The last thing we need to worry about with the Role Ability Extra is advancement. In Fate Core, it’s possible to add a point to a skill at each Significant Milestone, which usually occur at the end of a scenario or adventure. Given the larger significance of the Role Ability Extra, it makes sense to allow an increase in the Role Ability at each Major Milestone, which is the end of a major plot arc, defeat of a major villain, or similar big change in the campaign. This makes sense to me; in addition to only having two or three of these ability changes over the course of a campaign, each one should represent a significant change in the character’s abilities, akin to gaining refresh or pushing the campaign’s skill cap. Speaking of skill caps, Role abilities may not have ‘caps’ per se, but raising a Role Ability above 4 would represent a significant increase in character power from the starting point, and should be treated as such.

Aspects and Character Creation

The most difficult correspondence between Fate Core and Cyberpunk is at the center of Fate, Aspects. Aspects are the elements which most define and drive Fate characters, and the elements of Cyberpunk characters which are going to be worked into the five character Aspects will be drawn from different parts of the character sheet. The first Aspect, the High Concept, should be the easiest one to translate based on mechanics used in another cyberpunk Fate game.

In Interface Zero: Fate Edition, the High Concept Aspect is made from a combination of the character’s species and career, which allows for easy conversion from the game’s Savage Worlds origins. For Cyberpunk Blue, we’ll use a similar trick. Character Role will be the first part of this, and including Role in the High Concept Aspect will “permission” the Role Ability extra discussed above. The other part of the High Concept will be borrowed in spirit from its core role in the introduction of Cyberpunk 2077, upbringing. We can take a wider range of possible upbringings than what the video game offered by sticking to the tabletop, and looking at Lifepath in Cyberpunk Red. The options for upbringing/background here are Corporate, Nomad, Ganger, [Combat] Zoner, Homeless, Warren Rat, Reclaimer, and Edgerunner.

The amount of detail for each of the Upbringings within Cyberpunk Red varies; Corporate and Nomad are easy, Zoner and Warren Rat less so. Still, all of these backgrounds are evocative enough to base some invokes and compels on, and also we can probably expect more material down the road for many of these as the Cyberpunk product line matures. In summary, the High Concept is two elements, Upbringing and Role, and you combine these to get something like Corporate Solo, Reclaimer Tech, or Nomad…Nomad. Maybe switch that one out for a specific nomad pack. In all cases, actually, Upbringing could very likely be superseded by a more recent element in the character’s life, like an employer, specific nomad pack or gang, or specific role in their workplace, like a Psycho Squad Lawman. Use the flexibility of Fate to make these modifiers to the Role exactly what they need to be for the given character.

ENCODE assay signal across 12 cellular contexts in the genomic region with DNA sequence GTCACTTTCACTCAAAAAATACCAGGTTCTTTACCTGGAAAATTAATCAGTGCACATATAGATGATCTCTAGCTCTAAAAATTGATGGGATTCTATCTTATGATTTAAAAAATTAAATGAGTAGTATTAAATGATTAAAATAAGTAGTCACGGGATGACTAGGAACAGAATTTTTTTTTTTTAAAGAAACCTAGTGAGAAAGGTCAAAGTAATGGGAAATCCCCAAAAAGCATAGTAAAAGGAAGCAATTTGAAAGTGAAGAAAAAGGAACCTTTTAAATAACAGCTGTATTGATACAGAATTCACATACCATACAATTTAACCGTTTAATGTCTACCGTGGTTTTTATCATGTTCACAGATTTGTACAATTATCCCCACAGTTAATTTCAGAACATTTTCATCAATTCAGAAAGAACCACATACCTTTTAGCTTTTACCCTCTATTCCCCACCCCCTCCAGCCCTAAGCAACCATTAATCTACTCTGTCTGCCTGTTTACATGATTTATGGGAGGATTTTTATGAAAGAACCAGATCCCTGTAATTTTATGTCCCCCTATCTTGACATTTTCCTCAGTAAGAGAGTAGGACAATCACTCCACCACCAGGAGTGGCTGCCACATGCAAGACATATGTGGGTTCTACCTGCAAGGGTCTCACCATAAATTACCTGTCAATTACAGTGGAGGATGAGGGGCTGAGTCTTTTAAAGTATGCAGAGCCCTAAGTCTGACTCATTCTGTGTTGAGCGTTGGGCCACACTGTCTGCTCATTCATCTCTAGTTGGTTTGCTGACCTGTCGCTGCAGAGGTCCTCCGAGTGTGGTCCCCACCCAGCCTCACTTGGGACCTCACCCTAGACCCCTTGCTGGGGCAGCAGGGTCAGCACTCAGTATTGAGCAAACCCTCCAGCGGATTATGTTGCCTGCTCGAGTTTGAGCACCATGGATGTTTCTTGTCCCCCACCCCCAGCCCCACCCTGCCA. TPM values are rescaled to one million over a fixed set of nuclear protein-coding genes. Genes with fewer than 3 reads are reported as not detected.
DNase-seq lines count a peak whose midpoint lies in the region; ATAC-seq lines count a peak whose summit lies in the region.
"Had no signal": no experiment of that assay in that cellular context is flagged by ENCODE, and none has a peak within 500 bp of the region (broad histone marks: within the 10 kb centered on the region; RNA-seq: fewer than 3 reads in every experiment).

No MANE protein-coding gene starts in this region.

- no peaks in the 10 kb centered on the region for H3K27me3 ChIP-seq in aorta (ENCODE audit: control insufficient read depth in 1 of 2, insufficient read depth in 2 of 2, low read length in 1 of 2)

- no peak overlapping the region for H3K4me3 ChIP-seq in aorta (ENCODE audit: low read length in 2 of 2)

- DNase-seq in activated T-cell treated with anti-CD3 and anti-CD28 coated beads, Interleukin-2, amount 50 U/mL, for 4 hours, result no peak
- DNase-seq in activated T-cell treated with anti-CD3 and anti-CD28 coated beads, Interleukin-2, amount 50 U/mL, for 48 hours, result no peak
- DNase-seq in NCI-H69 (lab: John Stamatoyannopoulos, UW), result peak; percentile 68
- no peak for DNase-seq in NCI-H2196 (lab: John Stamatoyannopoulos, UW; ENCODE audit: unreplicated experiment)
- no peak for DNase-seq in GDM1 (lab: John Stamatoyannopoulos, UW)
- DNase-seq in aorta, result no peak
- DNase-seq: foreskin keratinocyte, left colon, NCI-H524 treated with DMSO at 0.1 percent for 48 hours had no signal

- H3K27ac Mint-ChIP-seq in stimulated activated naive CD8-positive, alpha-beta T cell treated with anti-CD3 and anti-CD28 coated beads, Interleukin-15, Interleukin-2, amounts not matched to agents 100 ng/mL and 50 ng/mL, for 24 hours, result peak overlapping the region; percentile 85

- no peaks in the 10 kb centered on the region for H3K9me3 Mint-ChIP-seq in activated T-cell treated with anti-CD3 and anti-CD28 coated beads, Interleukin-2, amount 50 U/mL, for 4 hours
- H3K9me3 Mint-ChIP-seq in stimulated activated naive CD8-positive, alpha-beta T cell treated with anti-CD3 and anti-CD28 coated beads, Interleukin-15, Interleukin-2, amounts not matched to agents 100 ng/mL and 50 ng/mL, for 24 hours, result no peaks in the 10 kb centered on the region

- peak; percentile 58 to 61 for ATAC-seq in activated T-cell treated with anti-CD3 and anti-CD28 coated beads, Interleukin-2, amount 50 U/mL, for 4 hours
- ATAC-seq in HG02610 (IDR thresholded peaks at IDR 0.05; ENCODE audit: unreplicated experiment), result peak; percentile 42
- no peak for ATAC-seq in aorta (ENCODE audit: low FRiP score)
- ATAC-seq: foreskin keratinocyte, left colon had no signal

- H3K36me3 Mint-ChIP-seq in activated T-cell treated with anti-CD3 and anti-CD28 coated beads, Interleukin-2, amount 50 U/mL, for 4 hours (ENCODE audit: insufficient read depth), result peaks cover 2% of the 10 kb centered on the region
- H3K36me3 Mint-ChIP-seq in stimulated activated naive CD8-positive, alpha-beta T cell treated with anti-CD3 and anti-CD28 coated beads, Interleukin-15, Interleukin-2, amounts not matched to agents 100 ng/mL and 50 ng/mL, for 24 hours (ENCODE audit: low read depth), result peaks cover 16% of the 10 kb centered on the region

The other delineated Aspect in Fate Core is the Trouble, the main thing that is driving conflict in your character’s life. Like for the High Concept, the Lifepath section of Cyberpunk is going to provide a wealth of potential ideas. It’s worth it to remember that the purpose of the Trouble is a little different than the many strings to pull in a Lifepath; the Trouble is supposed to give focus to the character’s source of, well, trouble, focus that may not be in genre for Cyberpunk. So, since it’s fun to give characters problems (and there are five Aspects to fill in), we’re actually going to make two of the Aspects a version of the Trouble: “Your Crisis” and “Who’s Gunning For You”. The Cyberpunk Red Lifepath has a wonderful list of family crises, events that are supposed to follow a character up until game start. There’s also the possibility to roll a Tragic Love Affair, a crisis in its own way. These likely aren’t the only sorts of crises we’d want to allow for this Aspect, but they give two solid starting points. Who’s Gunning For You should be relatively self-explanatory; many of the class-specific Lifepath segments in Cyberpunk Red have a table whose name I borrowed exactly. Beyond that, there is the option for rolling just straight-up enemies, so players have their pick as to whether their antagonist is from their personal or professional life.

The last two Aspects are going to borrow more from character creation as it normally works in Fate. After determining your High Concept and Trouble, Fate uses a narrative vignette mechanic called the Phase Trio to help determine both the remaining character Aspects as well as how the characters all know each other. Since the introductory relationships of Cyberpunk characters can be a bit more cursory, we are going to pull back from this a little. I’m going to call Aspect 4 “The Edgerunner Life”. First, the player will answer a question for their character: “How did you become an Edgerunner?” The Aspect should, much like in the first section of Crossing Paths, come naturally out of the story about how the character became an Edgerunner and what it was about them that led to this path. This is a bit more narrative than Cyberpunk’s Lifepath, but converting the game to Fate does imply at least a little desire for this sort of leeway. The last Aspect will be called (hat tip to Masks) “How The Team Came Together”. The situation in which the team was brought together should either be developed collaboratively by the players or posed by the GM (while it is Fate, there’s still allowances for the GM to start the game with a premise in mind), and from there the players filling in the details should help them come up with another Aspect that is related to how the character works with their team.